flexibility could be achieved better in the budget, as compared to            
 being written in statute.                                                     
 CHAIR JAMES asked if the process for working with arbitrage funds             
 would be interfered with under this bill.                                     
 MR. WILLIAMS thought the intent was that they would present a                 
 general plan for how to spend its arbitrage earnings over the next            
 year, and as long as they do not deviate, there should not be a               
 problem.  Should they deviate from their generally stated plan,               
 they would then have to come back to the legislature to explain the           
 need for their change of course.  He reiterated that the                      
 Legislative Budget and Audit committee would allow for prompt                 
 legislative response, thus alleviating the concern of missed                  
 Number 552                                                                    
 REPRESENTATIVE GREEN asked if the sponsor would have any problem              
 with developing language to incorporate Mr. Howes proposed                    
 amendments to SB 92.                                                          
 MR. WILLIAMS stated the preferred approach would be to not exclude            
 certain functions of the AHFC.  He said they had asked the                    
 Executive Director of the AHFC to help craft the language he would            
 need to have flexibility to respond to market conditions, so that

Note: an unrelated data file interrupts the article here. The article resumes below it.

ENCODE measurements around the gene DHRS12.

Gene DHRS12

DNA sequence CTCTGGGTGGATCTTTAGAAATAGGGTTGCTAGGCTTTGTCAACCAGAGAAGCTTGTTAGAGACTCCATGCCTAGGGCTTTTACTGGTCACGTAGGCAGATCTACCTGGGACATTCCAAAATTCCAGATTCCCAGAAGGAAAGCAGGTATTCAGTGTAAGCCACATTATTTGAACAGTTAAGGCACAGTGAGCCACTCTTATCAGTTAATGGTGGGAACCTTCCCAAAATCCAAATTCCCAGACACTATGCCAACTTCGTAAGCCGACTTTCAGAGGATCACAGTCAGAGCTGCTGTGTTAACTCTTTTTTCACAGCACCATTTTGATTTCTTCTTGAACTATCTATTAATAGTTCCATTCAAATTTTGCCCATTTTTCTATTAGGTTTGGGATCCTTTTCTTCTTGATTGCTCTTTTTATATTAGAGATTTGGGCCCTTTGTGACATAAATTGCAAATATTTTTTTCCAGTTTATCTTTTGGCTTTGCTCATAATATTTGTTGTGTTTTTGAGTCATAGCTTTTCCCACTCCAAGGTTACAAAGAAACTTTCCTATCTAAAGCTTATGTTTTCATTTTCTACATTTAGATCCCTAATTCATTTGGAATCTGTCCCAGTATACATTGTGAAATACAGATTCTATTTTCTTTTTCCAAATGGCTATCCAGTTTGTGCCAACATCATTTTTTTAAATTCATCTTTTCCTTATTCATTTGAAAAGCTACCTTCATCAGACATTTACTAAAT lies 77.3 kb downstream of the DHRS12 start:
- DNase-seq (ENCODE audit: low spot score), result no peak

it could be put into the budget.  He stated he thought there was a            
 fear the legislature would be trying to micro-manage the AHFC,                
 which he argued did not make sense.                                           
 REPRESENTATIVE GREEN said the goal of the House majority was to try           
 and limit government interference in business and thought this bill           
 was providing for government interference in the AHFC.  He stated             
 that without the proposed exclusions, he had some strong                      
 reservations about how this bill was written.                                 
 CHAIR JAMES pointed out that the AHFC was a government corporation.           
 REPRESENTATIVE GREEN agreed they were government, but thought that            
 overall, they had done a decent job of running their own affairs.             
 He thought any aggressive loan institution could document through             
 their history examples of poor decisions.                                     
 REPRESENTATIVE PORTER said he shared the concerns expressed by                
 Representative Green.  He stated he was as concerned as everyone              
 else about the effect of the 5 percent housing loan and the                   
 proposed new office building for the AHFC, but argued this bill was           
 potential overkill.  He was concerned about the potential of                  
 members of the LB&A, during the interim, to allow personal                    
 considerations to interfere with the process.  He suggested                   
 following a pattern similar to the oversight over the AIDEA board.